Last week, the Tax Office reported that at least 1.2 million Australians one in every 10 taxpayers are now negatively geared landlords. On average, in 2007-08, they claimed losses of more than $200 a week on their properties. This gave them a tax break of about $5 billion that year 4 per cent of all income tax revenue. In effect, other taxpayers had to pay that $5 billion to subsidise their losses.

As public policy, this is ridiculous. But since negative gearing was restored in 1987, this tax break and the decision to halve the tax rate on capital gains have seen investors' share of finance to buy existing homes jump from 8 per cent to 40 per cent. Those squeezed out were first home buyers.

My article last week led to an interesting debate on The Age website, and later on the Business Spectator website. Not surprisingly, many landlords argue passionately that negative gearing is good for us but mainly because they misunderstand how the housing market works. Let's take those arguments, and see how they stack up to reality.

Claim 1: If tax breaks for negative gearing were limited to offsetting rental income, landlords would pull out of the market. This would create a shortage of rental housing, and drive up rents. The victims would be the renters.

Response: This is a basic misunderstanding of something that is quite simple. If a house is not sold to a landlord, it will be sold to someone buying their own home. There will be one less home for rent, and one less household looking for rental accommodation. Supply will fall by one, demand will fall by one. There will be no change in the balance of supply and demand, hence no shortage, and hence no rent rises on this score. It would be different if investors stopped building new housing. But 91 per cent of lending to investors is for purchase of existing homes. One option for reform is to restrict the tax break to construction of new homes.

Claim 2: We saw what happened when the negative gearing tax break was abolished in 1985. Investors stopped building new homes and and rents soared. That will happen again.

Response: Sorry, but that is an urban myth. Yes, construction fell, but by investors and owner-occupiers alike, and why? Because interest rates soared to 17.5 per cent for investors and 15.5 per cent for owner-occupiers. Even so, construction by investors was a higher share of GDP in those years than in 2009.

As for rents, Bureau of Statistics figures show capital city rents rose 22 per cent in the two years when the tax break was abolished, and 23 per cent in the following two years after it was restored. End of urban myth!

Claim 3: Investors in all kind of assets are allowed to write off losses against income from other sources. To restrict rental investors to writing off losses against rental income only would introduce a new distortion that would simply push investment elsewhere.

Response: This argument normally has force. But when 70 per cent of housing investors are claiming losses, we have a distortion here and now. It is sending investment into activities that clearly do no good to the economy, and harm those who want to be able to buy their own homes.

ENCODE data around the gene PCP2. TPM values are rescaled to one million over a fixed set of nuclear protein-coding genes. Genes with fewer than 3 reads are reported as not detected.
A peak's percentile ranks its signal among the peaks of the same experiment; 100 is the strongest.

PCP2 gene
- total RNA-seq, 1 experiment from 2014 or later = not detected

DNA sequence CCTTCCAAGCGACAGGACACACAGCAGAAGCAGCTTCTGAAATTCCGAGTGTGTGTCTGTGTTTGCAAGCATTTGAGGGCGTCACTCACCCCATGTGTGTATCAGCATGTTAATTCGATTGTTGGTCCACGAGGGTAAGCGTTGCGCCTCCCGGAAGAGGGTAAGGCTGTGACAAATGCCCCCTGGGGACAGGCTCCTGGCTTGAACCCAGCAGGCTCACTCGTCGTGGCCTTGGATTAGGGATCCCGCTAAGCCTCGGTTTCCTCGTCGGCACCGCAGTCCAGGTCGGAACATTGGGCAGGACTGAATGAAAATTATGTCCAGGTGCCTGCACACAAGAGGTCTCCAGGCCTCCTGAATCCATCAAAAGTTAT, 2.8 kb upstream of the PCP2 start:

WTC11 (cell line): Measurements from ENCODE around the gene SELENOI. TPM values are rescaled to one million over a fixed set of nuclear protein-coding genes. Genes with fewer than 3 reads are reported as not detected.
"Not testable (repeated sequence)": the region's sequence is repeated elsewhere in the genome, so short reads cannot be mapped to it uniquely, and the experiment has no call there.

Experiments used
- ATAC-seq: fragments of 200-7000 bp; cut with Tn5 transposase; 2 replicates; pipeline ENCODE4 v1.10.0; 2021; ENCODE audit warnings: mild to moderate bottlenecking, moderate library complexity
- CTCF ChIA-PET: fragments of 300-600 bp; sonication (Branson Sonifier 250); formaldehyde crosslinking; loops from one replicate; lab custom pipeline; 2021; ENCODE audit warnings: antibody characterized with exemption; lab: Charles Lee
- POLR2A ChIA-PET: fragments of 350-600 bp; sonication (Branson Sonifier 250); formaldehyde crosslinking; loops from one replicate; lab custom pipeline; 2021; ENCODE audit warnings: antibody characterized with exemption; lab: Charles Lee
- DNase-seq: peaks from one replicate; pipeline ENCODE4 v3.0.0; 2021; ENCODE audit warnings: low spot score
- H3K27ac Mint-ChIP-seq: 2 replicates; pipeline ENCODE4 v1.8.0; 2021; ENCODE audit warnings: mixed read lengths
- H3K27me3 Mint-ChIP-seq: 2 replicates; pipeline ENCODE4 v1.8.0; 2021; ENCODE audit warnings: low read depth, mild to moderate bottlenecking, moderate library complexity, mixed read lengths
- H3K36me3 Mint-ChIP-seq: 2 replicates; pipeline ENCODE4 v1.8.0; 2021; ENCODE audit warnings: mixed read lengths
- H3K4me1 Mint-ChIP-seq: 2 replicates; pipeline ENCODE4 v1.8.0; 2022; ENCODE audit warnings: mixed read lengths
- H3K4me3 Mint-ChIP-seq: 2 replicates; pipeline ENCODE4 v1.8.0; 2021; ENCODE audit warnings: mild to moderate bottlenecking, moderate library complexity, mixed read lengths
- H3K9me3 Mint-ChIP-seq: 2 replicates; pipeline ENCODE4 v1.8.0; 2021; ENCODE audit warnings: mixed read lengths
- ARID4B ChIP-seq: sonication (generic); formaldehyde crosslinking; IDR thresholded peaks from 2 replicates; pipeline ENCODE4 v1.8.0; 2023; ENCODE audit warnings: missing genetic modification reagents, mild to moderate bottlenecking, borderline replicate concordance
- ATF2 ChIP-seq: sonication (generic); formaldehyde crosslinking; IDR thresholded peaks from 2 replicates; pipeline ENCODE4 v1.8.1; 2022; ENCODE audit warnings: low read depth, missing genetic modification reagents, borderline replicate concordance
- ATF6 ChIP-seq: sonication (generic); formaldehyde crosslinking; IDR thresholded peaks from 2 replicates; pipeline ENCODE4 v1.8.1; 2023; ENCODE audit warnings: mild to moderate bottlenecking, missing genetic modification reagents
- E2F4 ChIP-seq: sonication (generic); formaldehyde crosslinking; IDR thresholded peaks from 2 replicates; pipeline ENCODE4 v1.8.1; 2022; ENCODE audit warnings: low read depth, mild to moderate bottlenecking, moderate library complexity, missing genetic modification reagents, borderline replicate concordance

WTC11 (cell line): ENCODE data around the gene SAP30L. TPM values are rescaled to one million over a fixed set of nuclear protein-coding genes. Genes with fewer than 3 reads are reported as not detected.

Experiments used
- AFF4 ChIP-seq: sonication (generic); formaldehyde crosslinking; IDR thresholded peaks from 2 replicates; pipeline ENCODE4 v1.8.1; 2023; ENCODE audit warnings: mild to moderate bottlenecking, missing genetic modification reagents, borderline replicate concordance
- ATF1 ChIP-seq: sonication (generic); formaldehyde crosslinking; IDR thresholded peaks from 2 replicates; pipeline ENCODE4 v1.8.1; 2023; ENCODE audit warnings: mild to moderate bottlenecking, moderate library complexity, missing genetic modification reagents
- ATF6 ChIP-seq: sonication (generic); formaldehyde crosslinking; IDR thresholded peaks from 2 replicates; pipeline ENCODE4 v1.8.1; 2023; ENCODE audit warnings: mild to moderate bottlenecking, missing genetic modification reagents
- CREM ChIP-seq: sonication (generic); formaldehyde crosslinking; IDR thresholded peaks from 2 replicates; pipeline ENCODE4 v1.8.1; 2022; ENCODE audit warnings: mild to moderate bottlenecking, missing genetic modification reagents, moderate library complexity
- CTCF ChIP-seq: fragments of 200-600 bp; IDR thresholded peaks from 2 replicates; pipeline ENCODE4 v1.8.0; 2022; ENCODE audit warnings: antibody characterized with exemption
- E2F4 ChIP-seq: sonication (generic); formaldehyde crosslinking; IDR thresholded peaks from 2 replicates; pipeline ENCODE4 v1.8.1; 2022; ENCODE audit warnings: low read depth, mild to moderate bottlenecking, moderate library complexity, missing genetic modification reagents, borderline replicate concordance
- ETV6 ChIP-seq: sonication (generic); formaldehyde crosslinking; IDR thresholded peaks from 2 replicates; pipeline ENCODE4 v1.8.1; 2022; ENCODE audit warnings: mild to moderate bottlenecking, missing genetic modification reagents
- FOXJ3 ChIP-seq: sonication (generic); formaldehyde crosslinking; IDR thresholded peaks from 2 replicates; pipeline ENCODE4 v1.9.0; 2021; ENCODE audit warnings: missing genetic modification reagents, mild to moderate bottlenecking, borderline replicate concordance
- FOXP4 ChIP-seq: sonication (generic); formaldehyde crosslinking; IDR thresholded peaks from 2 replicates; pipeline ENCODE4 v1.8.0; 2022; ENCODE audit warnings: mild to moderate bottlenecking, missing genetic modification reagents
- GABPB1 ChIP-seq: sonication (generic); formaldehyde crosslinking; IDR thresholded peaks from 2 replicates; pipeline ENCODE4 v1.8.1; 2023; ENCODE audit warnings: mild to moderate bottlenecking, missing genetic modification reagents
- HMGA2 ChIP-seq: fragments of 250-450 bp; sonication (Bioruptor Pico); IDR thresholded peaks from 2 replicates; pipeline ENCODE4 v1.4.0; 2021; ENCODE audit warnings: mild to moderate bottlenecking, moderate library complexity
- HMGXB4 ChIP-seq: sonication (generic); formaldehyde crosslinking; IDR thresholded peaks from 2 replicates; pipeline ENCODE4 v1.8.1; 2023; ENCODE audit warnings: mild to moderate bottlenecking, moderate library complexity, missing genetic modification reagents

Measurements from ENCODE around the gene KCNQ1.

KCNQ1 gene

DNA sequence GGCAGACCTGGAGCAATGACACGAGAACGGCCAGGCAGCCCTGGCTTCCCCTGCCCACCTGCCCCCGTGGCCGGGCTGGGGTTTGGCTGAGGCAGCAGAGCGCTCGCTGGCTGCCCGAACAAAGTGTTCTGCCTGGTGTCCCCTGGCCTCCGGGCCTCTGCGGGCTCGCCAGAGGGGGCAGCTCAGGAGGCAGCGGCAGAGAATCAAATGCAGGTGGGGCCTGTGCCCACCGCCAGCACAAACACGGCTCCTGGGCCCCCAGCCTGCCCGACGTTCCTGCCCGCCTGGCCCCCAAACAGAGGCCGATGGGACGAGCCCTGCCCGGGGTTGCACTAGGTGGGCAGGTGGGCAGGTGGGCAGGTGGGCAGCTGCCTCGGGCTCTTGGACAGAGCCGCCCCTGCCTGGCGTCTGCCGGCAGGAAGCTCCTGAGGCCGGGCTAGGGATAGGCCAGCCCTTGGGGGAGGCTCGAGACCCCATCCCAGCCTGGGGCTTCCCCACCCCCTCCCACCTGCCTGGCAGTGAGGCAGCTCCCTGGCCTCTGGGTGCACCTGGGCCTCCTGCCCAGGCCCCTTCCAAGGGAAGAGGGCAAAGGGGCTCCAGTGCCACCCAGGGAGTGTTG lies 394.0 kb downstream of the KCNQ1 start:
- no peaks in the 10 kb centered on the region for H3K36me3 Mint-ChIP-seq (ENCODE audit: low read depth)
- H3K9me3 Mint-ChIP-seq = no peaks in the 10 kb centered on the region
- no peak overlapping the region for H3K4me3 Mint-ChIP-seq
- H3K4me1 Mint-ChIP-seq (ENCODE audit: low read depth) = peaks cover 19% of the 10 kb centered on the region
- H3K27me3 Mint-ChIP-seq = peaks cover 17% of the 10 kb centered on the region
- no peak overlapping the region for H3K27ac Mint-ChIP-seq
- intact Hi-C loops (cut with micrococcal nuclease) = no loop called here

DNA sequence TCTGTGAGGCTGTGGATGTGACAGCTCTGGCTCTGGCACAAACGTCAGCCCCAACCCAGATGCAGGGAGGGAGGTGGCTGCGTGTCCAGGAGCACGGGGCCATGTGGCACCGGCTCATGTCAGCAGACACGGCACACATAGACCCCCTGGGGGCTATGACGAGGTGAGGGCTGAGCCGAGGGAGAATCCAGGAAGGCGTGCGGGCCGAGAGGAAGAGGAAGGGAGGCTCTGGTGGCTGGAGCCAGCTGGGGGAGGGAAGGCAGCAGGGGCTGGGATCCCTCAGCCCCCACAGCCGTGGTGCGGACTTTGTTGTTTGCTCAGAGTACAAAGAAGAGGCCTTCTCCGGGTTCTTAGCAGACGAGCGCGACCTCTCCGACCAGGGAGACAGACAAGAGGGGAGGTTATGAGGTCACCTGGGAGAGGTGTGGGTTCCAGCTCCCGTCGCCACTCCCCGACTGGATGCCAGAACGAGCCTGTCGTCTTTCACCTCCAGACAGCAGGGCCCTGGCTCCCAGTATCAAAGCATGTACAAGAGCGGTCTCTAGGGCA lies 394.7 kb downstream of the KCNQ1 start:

The problem is not landlords: they will always have an important social role. The problem is the tax laws, and the politicians on both sides who lack the courage to right the wrong done to younger and lower-income Australians.

We also need to build more homes, especially in inner and middle suburbs where people want to live. But that is another story, for another day.


Saturday, March 27, 2010

Negative gearing top tax break

NEGATIVE gearing by rental investors has become Australia's biggest tax break, with landlords claiming $12.75 billion of net losses in 2007-08 to reduce their tax.

Tax Office figures show a record 1.2 million investors claimed they spent more money on their rental properties than they earned in 2007-08. One in every 10 taxpayers is now a negatively geared property investor.

On average, they claimed losses of $10,640 each or $26,500 for those earning more than $250,000 a year. These reduce their taxable income, and hence tax paid.

By the time final figures are in, the cost to revenue is likely to be about $5 billion. That means, in effect, this tax break paid landlords 4 per cent of all income tax collected.

Since tax breaks on negative gearing were restored in 1987 by the Hawke-Keating government, investors' share of finance to buy existing homes has soared from 8 per cent to 40 per cent. The number of landlords has more than trebled from 538,000 to 1.73 million, with many owning two or more homes.

The huge growth in demand from investors has been one of the main factors driving up Australia's house prices. Since 1987, house prices have soared by 433 per cent while household incomes rose 195 per cent putting home ownership out of reach for many younger or lower income people.

Unlike those buying their own home, investors can use their mortgage bills to reduce the tax they pay on other income. In 2007-08, they told the Tax Office they spent almost as much paying the interest on their investment loans as they earned in rent. Rental income was $24.1 billion, mortgage bills $20.2 billion.

Treasurer Wayne Swan yesterday rebuffed calls for the government to limit negative gearing so more people can buy their own homes. "If you go back and look at my comments over the years, I have not been a critic of negative gearing."

He said he could not comment on issues relating to the Henry report on tax reform, now before cabinet. Its main author, Treasury secretary Ken Henry, said last year the negative gearing tax break meant the tax system was subsidising landlords, and the report would "have something to say" about it.